At Yale School of Drama, Cavett met his future wife, Caroline Nye McGeoy (known professionally as Carrie Nye), a native of Greenwood, Mississippi. After graduation, the two acted in summer theater in Williamstown, Massachusetts, and Cavett worked for two weeks in a local lumberyard in order to buy an engagement ring. On June 4, 1964, they were married in New York and remained married until Nye's death on July 14, 2006.
In 2010, Cavett married business author Martha Rogers, Ph.D., in a small ceremony in New Orleans, Louisiana.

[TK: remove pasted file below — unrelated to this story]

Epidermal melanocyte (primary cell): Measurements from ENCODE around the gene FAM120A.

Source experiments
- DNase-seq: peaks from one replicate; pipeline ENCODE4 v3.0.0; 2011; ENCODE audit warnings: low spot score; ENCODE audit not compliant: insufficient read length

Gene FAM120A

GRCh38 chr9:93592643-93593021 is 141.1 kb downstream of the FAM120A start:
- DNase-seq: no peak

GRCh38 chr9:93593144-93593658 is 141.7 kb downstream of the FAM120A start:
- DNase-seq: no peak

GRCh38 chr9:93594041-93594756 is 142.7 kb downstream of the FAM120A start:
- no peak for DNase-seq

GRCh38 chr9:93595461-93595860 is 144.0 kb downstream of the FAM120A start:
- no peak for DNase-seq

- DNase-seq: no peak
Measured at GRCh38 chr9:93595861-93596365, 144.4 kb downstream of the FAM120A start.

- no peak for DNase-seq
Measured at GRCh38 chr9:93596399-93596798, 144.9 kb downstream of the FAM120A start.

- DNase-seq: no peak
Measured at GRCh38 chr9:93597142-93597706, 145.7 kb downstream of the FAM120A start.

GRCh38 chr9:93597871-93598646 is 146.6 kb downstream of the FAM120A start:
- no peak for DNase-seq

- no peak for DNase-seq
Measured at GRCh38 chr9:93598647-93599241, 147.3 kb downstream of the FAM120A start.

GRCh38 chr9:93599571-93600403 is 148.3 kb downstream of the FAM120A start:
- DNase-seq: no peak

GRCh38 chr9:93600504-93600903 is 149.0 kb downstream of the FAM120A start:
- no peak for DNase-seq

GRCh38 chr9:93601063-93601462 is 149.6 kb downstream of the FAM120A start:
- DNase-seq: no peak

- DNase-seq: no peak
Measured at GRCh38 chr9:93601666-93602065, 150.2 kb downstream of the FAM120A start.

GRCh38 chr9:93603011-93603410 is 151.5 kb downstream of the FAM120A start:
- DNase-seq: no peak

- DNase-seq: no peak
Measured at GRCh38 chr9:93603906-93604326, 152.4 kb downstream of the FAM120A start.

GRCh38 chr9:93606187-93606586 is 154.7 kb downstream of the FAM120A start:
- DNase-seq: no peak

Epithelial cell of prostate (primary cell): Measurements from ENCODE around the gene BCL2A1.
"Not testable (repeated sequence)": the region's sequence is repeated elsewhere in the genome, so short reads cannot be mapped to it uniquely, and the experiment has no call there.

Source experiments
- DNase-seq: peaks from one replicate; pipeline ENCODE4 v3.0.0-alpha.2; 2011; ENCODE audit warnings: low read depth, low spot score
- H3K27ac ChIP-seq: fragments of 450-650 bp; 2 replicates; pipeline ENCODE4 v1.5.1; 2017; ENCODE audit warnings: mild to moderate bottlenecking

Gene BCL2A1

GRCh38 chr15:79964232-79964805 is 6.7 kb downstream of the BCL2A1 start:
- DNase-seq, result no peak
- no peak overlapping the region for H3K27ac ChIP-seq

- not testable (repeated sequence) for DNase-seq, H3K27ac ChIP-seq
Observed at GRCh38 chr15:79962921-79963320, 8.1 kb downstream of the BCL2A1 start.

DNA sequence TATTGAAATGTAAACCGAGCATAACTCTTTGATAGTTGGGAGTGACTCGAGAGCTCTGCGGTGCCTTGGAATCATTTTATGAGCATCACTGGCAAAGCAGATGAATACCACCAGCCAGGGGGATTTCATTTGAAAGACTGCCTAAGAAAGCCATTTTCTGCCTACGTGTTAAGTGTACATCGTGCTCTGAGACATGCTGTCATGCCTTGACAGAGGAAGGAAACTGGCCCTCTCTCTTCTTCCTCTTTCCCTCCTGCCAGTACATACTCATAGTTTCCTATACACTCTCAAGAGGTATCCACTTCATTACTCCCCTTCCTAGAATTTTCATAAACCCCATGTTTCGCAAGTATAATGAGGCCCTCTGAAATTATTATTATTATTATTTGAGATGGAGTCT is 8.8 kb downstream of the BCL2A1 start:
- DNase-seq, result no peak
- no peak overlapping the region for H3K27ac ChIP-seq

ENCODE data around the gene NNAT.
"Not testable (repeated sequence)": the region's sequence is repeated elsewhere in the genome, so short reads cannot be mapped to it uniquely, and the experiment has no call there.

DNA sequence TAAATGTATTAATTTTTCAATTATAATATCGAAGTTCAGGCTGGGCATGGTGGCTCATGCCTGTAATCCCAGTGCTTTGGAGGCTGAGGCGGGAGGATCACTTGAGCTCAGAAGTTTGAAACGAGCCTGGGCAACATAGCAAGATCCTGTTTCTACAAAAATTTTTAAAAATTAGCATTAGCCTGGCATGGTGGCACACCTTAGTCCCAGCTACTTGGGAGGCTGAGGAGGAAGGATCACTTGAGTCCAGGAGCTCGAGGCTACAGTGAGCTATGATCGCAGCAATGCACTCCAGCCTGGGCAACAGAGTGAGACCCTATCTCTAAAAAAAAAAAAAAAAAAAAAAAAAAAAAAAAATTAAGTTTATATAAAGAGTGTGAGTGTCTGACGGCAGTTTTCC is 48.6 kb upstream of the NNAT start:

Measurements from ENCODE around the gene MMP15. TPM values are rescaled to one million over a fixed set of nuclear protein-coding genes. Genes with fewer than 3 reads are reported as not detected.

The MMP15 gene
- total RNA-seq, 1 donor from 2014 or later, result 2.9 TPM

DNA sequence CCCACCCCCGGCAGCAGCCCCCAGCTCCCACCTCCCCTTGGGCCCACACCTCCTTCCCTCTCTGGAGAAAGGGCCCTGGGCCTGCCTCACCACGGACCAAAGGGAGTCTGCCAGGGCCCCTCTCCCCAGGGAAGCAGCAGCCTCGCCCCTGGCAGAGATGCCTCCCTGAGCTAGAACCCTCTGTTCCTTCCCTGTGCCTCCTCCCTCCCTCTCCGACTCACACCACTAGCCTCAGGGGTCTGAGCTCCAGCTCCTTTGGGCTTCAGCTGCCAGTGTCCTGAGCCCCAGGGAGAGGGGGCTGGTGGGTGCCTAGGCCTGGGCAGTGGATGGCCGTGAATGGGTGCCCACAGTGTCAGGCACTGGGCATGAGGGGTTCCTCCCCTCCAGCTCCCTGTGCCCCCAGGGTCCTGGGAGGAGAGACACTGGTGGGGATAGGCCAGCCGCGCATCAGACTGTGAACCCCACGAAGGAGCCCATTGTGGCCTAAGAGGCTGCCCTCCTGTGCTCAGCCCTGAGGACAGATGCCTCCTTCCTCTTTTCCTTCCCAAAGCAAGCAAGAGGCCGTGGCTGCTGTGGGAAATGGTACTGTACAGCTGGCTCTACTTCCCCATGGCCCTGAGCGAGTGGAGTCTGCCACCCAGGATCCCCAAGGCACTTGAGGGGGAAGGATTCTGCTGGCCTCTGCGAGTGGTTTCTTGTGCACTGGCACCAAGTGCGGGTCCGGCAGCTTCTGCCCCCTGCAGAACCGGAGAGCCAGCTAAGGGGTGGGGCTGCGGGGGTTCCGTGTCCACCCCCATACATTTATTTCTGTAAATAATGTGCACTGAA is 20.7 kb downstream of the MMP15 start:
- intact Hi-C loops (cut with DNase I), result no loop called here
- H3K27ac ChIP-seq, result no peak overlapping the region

Cavett has co-authored two books with Christopher Porterfield: Cavett (1974), his autobiography, and Eye on Cavett (1983). Cavett currently writes a blog, published by the New York Times, entitled "Talk Show: Dick Cavett Speaks Again." He appeared as himself in various other TV shows, including episodes of The Odd Couple, Cheers, Kate & Allie, and The Simpsons episode Homie the Clown; in Robert Altman's HealtH (1980), and A Nightmare on Elm Street 3: Dream Warriors (1987). Cavett often appeared on television quiz and game shows; he appeared on What's My Line?, To Tell the Truth, Password, The $25,000 Pyramid and made a special appearance on Wheel of Fortune in 1988 during their week of shows at Radio City Music Hall, walking on stage after someone solved the puzzle "DICK CAVETT." In 1974, Cavett's company, Daphne Productions, co-produced with Don Lipp Productions a short-lived ABC game show, The Money Maze, although Cavett's name did not appear on the credits. In 1987, he appeared with Vanessa Williams, Betty White, and Bert Convy on Super Password. Cavett was the narrator (on camera and off) for the HBO documentary series Time Was. Each episode covered a decade, ranging from the 1920s to the 1970s, and relied on stock file footage and photographs. The show originally aired in November 1979 and ran for six months with a new show each month. Cavett also hosted a documentary series for HBO in the early 1980s titled Remember When... that examined changes in American culture over time. In April 1981, Cavett traveled to Stockholm, Sweden, to interview the pop group ABBA on the occasion of their tenth anniversary as a group. The special, titled Dick Cavett Meets ABBA, was taped by the Swedish TV network SVT and was broadcast mostly in Europe. From November 15, 2000, to January 6, 2002, he played the narrator in a Broadway revival of The Rocky Horror Show. He also had a brief stint as the narrator/old man in the Broadway production of Stephen Sondheim's Into The Woods. Dick Cavett is featured in the 2003 documentary From the Ashes: The Life and Times of Tick Hall about the fire that destroyed his Montauk, home and his effort to rebuild it. Cavett's signature tune has long been a trumpet version of the vocalise "Glitter and Be Gay" from Leonard Bernstein's Candide. The tune was first played at the midpoint of his ABC late-night show, and later became the theme of his PBS show. The tune is also played as he walks on stage during guest appearances on other talk shows. Cavett was present when actor Marlon Brando broke the jaw of paparazzo photographer Ron Galella on June 12, 1973. Galella had followed Cavett and Brando to a restaurant after the taping of The Dick Cavett Show in New York City. In 2008 Cavett entered the Iraq war dispute with a New York Times blog entry criticizing General David Petraeus, stating "I can’t look at Petraeus—his uniform ornamented like a Christmas tree with honors, medals, and ribbons—without thinking of the great Mort Sahl at the peak of his brilliance." Cavett went on to recall Sahl's expressed contempt of General Westmoreland's display of medals, and criticized Petraeus for not speaking in plain language. In December 2012, for their annual birthday celebration to "The Master," The Noel Coward Society invited Cavett as the guest celebrity to lay flowers in front of Coward's statue at New York's Gershwin Theatre, thereby commemorating the 113th birthday of Sir Noel. Coward had made a memorable appearance on Cavett's ABC late-night television show in 1970 after having been knighted by Queen Elizabeth II in December, 1969.